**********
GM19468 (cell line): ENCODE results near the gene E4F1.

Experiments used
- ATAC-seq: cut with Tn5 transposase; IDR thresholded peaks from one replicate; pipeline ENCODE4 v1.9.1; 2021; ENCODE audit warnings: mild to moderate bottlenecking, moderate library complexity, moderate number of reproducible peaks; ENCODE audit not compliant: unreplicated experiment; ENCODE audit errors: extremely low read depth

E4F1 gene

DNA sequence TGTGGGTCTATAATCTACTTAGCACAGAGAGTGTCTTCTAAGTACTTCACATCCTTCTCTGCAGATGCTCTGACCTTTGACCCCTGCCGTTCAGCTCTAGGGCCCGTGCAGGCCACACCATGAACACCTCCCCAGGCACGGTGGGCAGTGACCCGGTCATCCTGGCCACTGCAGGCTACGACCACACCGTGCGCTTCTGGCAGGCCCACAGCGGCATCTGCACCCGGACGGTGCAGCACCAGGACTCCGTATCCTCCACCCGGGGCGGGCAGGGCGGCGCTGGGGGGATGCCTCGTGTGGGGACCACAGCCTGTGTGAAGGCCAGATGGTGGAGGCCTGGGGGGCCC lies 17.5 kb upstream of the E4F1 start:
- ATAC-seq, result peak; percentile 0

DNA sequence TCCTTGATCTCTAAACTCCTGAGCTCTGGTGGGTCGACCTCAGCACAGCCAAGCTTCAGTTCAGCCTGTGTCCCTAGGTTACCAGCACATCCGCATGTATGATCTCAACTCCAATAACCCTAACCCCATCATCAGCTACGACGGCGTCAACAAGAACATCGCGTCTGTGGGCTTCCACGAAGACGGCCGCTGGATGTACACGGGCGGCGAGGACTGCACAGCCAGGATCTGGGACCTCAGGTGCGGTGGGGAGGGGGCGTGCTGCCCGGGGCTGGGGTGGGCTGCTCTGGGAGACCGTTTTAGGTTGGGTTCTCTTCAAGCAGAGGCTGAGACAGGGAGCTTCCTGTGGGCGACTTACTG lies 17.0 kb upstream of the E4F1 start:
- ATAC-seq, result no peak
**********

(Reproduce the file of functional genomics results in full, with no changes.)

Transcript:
GM19468 (cell line): ENCODE results near the gene E4F1.

Experiments used
- ATAC-seq: cut with Tn5 transposase; IDR thresholded peaks from one replicate; pipeline ENCODE4 v1.9.1; 2021; ENCODE audit warnings: mild to moderate bottlenecking, moderate library complexity, moderate number of reproducible peaks; ENCODE audit not compliant: unreplicated experiment; ENCODE audit errors: extremely low read depth

E4F1 gene

DNA sequence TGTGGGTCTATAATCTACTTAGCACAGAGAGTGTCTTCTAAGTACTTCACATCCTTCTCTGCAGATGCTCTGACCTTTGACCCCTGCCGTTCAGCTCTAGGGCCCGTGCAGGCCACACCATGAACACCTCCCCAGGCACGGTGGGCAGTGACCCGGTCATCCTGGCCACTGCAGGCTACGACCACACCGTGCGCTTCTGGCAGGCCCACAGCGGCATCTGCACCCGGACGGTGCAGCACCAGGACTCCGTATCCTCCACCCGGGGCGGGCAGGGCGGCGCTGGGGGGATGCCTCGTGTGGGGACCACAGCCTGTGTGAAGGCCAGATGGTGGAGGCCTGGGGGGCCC lies 17.5 kb upstream of the E4F1 start:
- ATAC-seq, result peak; percentile 0

DNA sequence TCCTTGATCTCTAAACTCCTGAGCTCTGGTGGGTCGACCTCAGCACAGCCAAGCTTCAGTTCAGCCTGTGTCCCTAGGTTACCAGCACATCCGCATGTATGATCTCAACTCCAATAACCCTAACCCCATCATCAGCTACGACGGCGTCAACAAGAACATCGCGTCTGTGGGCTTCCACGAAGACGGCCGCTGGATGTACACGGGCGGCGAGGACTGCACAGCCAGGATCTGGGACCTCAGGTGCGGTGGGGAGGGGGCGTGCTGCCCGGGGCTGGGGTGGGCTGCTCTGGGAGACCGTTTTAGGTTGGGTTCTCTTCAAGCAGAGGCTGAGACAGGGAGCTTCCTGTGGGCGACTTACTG lies 17.0 kb upstream of the E4F1 start:
- ATAC-seq, result no peak